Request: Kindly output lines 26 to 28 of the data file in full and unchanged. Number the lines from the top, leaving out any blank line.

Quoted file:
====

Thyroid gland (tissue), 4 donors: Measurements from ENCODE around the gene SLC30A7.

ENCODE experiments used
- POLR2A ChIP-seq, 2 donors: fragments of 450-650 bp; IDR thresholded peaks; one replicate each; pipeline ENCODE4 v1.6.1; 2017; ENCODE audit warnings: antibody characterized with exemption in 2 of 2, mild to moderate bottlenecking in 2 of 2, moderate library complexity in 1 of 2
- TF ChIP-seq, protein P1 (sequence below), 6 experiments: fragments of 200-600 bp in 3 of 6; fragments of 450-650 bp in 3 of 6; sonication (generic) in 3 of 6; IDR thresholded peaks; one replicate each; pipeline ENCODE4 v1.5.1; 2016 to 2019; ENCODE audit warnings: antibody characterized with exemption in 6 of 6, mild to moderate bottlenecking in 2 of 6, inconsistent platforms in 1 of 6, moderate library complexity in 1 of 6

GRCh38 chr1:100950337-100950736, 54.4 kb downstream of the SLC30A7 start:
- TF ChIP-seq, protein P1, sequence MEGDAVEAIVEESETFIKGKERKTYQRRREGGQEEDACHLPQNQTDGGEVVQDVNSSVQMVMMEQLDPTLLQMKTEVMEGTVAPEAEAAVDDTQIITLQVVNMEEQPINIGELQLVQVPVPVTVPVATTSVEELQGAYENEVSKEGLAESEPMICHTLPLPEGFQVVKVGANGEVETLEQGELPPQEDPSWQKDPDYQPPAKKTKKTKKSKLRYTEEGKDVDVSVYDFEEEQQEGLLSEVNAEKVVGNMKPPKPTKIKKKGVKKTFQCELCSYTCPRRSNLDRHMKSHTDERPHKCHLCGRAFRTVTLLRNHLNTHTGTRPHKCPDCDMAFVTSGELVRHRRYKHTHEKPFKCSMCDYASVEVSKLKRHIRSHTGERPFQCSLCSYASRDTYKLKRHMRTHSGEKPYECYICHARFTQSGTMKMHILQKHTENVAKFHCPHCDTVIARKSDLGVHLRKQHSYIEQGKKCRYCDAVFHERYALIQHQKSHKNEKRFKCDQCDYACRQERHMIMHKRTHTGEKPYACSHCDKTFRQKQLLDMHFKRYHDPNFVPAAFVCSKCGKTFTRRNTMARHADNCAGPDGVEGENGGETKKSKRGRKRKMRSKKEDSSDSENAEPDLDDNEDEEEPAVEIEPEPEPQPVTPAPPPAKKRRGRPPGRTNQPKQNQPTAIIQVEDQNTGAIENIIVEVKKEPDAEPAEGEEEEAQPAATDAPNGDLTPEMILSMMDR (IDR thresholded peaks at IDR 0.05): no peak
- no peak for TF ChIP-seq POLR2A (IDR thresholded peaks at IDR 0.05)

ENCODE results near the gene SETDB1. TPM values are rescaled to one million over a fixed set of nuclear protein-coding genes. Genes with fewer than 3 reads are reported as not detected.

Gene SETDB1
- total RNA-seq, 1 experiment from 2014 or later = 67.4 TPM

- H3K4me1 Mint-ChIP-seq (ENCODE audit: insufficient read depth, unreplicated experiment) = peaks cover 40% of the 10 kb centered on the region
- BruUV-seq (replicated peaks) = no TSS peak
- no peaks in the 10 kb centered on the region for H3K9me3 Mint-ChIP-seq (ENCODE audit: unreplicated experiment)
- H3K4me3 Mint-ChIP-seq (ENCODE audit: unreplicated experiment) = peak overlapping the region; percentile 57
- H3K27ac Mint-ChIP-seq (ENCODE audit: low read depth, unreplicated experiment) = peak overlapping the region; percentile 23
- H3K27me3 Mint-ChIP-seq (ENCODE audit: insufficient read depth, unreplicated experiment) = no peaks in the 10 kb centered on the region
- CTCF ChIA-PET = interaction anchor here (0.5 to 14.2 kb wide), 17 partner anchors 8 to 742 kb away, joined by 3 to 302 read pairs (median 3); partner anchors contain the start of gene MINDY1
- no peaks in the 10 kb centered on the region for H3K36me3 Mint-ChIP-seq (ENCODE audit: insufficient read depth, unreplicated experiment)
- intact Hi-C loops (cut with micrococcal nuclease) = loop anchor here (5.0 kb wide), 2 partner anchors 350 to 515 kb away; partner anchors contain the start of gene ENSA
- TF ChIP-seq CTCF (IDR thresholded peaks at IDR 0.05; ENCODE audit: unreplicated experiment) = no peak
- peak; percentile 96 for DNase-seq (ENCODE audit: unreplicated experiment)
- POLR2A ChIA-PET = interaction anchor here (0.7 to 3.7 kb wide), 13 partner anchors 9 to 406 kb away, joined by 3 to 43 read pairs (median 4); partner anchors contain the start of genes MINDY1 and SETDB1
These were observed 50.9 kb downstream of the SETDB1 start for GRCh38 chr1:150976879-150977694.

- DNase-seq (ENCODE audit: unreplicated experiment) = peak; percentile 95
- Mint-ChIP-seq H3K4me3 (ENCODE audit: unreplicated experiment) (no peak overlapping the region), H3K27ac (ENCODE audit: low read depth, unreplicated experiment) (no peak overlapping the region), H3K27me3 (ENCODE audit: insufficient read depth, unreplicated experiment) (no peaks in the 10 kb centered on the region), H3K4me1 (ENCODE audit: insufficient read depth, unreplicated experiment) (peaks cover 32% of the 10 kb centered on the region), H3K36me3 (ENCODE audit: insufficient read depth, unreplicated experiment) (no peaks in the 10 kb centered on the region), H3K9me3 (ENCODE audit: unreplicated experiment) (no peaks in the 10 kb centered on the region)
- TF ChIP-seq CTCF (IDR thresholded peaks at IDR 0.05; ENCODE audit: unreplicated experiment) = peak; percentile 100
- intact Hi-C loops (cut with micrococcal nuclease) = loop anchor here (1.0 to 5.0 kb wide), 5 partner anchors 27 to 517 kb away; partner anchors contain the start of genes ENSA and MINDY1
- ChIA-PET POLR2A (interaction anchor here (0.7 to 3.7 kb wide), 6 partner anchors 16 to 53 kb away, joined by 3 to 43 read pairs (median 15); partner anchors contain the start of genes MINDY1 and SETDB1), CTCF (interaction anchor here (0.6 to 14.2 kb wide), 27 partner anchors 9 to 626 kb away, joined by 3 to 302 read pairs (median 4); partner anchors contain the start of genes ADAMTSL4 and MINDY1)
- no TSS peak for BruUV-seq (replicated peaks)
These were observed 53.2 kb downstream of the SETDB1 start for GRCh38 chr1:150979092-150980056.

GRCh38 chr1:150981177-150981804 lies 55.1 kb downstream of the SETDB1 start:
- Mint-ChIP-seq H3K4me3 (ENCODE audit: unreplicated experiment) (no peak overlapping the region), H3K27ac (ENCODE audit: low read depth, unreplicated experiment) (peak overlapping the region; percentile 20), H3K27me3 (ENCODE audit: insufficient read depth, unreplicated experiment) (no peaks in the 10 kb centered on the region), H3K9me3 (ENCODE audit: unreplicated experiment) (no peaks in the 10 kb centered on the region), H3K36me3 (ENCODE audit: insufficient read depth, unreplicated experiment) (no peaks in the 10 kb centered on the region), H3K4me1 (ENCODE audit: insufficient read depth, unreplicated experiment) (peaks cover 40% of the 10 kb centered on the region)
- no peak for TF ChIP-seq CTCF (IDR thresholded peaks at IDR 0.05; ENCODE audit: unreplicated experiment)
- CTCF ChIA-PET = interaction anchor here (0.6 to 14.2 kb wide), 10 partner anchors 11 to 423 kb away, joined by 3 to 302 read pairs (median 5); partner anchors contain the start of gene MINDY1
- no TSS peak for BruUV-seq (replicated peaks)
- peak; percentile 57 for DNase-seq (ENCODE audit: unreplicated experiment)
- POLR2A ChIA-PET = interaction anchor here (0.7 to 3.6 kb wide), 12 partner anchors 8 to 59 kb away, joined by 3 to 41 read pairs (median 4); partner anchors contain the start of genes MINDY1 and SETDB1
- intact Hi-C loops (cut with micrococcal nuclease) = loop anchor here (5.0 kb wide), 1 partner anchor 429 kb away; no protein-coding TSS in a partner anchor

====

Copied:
- TF ChIP-seq CTCF (IDR thresholded peaks at IDR 0.05; ENCODE audit: unreplicated experiment) = peak; percentile 100
- intact Hi-C loops (cut with micrococcal nuclease) = loop anchor here (1.0 to 5.0 kb wide), 5 partner anchors 27 to 517 kb away; partner anchors contain the start of genes ENSA and MINDY1
- ChIA-PET POLR2A (interaction anchor here (0.7 to 3.7 kb wide), 6 partner anchors 16 to 53 kb away, joined by 3 to 43 read pairs (median 15); partner anchors contain the start of genes MINDY1 and SETDB1), CTCF (interaction anchor here (0.6 to 14.2 kb wide), 27 partner anchors 9 to 626 kb away, joined by 3 to 302 read pairs (median 4); partner anchors contain the start of genes ADAMTSL4 and MINDY1)